Based upon the following three words from the Old Testament book of Amos 5:18, 24, 25 please address the following:
(1) Day of Yahweh
What are the parts of speech for each word?
What is type of verb root is each word?
How is each word translated in other versions of the Bible? How are these other translations such as NIV, NRSV or NASB, useful in understanding the meaning(s) of these words?
How are the words used in other OT passages? What important insights do these other translation/usages have for each of these words.
How do the new insights into the meaning(s) of the words better explain them and what implication do these words have on the local church, and/or society-at-large.
Please provide a list of resources used.© BrainMass Inc. brainmass.com October 25, 2018, 8:28 am ad1c9bdddf
"Day of Yahweh." This almost always refers to the day of judgment. The issue was that, as Judah became more corrupt, the evil were prospering and the good, suffering. How can this be made right? Ultimately, by the coming Judgment. "Corrupt" here has a very specific meaning: it refers to the obsession with commerce, the slow blurring of the lines between Yahweh and Baal (etc), and, worst of all, the perfunctory form of worship and sacrifice that had turned pagan. That is, it was performed so as to ensure prosperity for the coming year, rather than as thanks to God. It became magic, not praise.
The Hebrew transliterated is ywm yhwh. This is not all that controversial, since it's used the same way all over the OT. It is about judgment and the end of all things: all that is unbalanced will be made balanced and right. Remember: this is not a good thing for most. Israel/Judah will suffer as a result of this "day."
It is found in an almost identical sense in Isaiah 13, Ezekiel 13, Joel 1 (really, throughout), and Malachi 3, among other places. Some add the term 'brt, or "wrath" or use the phrase ywm hrwn 'pw, or the "day of His Burning Anger." It's all the same thing. While the Day is a noun, it implies an action. It's verb form is unimportant since we, as human beings, have nothing to do with it. It is God's action, not ours. It is the final judgment, where justice is made manifest in an infallible and unmistakable way (Barstad, 1984 and Smith, 1901).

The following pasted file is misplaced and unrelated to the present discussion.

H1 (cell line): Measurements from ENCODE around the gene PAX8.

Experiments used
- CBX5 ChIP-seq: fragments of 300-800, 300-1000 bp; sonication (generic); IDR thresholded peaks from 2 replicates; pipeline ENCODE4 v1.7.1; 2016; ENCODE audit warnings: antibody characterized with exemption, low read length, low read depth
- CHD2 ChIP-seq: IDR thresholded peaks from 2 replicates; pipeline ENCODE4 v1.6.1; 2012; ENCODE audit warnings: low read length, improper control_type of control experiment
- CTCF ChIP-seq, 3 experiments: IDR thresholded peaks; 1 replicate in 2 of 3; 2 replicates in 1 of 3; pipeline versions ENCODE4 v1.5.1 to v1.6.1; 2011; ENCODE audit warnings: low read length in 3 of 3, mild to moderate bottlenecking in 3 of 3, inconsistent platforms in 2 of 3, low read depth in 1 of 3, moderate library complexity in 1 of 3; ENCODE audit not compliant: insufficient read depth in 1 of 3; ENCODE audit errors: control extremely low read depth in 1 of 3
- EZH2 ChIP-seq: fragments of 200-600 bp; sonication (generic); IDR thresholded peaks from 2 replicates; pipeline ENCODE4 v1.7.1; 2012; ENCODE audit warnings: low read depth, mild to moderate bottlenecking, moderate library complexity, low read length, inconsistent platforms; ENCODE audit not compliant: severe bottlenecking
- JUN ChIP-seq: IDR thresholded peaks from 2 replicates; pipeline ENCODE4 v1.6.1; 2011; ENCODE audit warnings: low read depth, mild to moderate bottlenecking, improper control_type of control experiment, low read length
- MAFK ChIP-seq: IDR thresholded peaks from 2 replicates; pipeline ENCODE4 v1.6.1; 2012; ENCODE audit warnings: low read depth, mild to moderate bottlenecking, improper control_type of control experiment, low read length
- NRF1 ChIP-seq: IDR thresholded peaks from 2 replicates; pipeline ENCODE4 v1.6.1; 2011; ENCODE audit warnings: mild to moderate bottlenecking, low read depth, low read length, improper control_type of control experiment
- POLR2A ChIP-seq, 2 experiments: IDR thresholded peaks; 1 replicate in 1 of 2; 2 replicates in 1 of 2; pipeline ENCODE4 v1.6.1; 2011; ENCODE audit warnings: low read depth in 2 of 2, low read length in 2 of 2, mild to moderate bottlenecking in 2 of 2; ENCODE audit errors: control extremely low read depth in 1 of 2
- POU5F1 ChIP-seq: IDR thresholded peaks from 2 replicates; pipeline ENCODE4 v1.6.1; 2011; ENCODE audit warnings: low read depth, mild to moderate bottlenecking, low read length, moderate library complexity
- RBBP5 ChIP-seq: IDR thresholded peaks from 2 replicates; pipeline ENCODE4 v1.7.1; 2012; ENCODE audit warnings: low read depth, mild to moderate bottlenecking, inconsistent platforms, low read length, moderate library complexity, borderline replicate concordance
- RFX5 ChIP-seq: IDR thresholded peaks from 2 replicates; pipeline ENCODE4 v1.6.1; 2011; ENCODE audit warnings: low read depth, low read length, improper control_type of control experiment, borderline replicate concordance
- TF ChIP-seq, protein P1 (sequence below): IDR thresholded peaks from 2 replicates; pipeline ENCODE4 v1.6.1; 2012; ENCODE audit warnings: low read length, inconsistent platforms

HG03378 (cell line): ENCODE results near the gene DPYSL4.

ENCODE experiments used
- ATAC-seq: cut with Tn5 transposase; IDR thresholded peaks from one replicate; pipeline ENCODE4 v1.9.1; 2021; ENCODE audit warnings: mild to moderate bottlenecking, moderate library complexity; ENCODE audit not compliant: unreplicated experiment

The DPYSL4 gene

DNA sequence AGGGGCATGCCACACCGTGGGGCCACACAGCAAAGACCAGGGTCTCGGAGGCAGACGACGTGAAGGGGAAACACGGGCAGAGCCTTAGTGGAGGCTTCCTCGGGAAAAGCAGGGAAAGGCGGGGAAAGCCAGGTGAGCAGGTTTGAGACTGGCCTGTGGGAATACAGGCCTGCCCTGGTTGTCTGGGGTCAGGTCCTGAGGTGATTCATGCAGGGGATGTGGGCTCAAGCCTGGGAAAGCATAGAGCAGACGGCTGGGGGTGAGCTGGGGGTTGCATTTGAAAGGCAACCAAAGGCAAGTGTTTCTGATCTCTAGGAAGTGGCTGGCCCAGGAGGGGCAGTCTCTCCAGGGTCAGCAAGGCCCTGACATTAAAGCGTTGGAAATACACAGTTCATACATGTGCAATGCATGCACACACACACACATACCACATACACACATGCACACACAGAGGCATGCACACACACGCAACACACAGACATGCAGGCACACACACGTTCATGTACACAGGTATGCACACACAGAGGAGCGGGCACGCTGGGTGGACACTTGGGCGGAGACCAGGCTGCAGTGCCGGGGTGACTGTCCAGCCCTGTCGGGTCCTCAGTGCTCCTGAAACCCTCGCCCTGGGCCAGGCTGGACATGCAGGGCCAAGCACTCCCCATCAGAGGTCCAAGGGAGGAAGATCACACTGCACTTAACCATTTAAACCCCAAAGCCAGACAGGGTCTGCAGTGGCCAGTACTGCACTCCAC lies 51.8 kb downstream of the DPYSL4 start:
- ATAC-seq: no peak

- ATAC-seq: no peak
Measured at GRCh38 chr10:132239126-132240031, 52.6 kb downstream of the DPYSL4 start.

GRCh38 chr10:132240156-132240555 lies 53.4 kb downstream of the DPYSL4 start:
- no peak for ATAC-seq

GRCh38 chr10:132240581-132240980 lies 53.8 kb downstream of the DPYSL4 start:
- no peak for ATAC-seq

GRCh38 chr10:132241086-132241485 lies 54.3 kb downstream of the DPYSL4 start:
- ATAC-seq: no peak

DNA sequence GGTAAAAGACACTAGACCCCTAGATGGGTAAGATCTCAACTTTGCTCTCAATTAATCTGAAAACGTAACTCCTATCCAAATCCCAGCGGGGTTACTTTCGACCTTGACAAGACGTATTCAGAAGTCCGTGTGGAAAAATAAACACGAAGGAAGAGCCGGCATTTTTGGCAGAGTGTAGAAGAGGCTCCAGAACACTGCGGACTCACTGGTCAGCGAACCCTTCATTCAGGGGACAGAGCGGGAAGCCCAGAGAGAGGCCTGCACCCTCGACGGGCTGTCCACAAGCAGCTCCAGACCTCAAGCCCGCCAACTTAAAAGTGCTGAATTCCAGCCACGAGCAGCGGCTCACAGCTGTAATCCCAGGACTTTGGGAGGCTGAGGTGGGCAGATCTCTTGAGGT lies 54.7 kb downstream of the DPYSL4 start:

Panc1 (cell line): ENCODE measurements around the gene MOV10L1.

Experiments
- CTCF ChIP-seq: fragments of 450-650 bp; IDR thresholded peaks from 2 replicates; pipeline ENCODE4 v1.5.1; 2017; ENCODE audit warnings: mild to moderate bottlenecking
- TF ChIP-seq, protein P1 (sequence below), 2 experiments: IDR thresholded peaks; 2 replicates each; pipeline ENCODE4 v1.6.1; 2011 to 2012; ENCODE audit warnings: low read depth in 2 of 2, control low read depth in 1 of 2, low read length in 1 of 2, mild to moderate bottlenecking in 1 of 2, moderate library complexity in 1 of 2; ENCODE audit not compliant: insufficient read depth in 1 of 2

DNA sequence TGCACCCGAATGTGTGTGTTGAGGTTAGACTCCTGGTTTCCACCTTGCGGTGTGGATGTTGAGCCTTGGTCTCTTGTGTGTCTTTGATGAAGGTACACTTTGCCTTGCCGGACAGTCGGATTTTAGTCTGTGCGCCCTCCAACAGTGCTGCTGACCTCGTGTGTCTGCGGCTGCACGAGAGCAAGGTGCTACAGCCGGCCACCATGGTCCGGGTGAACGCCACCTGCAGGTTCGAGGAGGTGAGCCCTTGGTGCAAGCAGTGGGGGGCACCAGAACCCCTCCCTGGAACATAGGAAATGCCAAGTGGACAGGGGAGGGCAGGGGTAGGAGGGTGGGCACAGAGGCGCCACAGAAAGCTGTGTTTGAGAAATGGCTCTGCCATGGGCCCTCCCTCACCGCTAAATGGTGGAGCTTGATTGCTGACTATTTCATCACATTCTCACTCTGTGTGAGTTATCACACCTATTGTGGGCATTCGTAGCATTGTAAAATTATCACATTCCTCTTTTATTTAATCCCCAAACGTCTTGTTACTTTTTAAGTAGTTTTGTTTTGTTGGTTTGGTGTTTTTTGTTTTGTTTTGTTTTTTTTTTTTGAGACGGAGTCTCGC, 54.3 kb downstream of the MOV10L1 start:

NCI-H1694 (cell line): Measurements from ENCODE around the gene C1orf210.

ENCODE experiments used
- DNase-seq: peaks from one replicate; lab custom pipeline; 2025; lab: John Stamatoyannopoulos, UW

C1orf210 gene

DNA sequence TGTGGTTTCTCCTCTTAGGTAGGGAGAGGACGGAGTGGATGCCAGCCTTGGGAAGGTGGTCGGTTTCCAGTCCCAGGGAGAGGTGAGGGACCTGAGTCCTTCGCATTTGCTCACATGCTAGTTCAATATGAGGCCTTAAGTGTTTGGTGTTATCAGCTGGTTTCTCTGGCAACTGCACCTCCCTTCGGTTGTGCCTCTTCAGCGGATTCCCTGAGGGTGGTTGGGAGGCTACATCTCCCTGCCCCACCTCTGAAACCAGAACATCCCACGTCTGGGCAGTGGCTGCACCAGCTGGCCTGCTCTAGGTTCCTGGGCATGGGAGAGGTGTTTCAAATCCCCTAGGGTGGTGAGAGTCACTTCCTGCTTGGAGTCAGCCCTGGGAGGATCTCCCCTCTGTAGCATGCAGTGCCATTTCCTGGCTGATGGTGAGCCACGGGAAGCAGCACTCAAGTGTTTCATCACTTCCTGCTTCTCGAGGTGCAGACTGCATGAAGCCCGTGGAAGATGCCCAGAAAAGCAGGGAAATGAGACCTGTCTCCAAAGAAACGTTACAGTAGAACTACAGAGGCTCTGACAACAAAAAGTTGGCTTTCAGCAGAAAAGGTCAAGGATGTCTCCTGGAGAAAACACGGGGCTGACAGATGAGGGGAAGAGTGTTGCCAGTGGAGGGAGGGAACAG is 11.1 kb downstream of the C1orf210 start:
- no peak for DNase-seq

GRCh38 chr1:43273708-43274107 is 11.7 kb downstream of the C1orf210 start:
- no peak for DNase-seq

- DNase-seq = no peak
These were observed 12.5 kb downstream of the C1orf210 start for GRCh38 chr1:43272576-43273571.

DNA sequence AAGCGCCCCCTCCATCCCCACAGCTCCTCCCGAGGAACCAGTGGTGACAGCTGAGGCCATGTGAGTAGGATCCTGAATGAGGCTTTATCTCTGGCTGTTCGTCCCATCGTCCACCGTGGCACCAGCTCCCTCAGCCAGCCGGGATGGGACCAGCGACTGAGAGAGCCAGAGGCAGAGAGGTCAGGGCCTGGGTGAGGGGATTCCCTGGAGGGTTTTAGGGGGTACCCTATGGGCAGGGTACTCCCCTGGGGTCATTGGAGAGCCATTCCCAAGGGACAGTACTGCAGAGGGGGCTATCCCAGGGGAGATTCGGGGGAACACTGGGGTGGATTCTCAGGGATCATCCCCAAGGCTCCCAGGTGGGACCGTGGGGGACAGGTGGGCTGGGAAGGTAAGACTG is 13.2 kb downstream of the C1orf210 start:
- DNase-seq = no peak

For different translations, use this software: http://www.biblestudytools.com/amos/5-18.html
The Douay-Rheims uses the same language, as does the NIV, RSV, Wycliffe, and the New English. They all use "Day of the Lord." Of course, Yahweh is implied. In the New Testament, it is shortened to just "the Day." But the meaning is the same. Real Israel will be removed from the false.
In the Lexicon, take a look at page 70. To execute justice ultimately is God's perogative. Humans can imitate it. Also the very end of 90 to the beginning of 91. Here, the angry God is passing judgment/sentence on Israel in justice. Also 303, Yahweh as the Divine Judge.
Justice: Amos is the standard here, since he uses the term consistently and in great detail. It is used in a technical sense, and is also used in a similar way throughout the prophetic books. It refers to four specific things: sale (of Israelites) into debt slavery, the manipulation of the courts against the interests of the poor, the humiliation and possibly violation of poor and hence powerless women, and finally, the use of debtors as bond servants.
Mishpat is the Hebrew word most commonly translated as "justice." It's used the same way in Isaiah 33:5 and Psalm 97. It is translated "justice" ...
The Book of Amos is used to analyse three words (Day of Yahweh, Justice, and Sacrifice), their use and meaning in the Old Testament.
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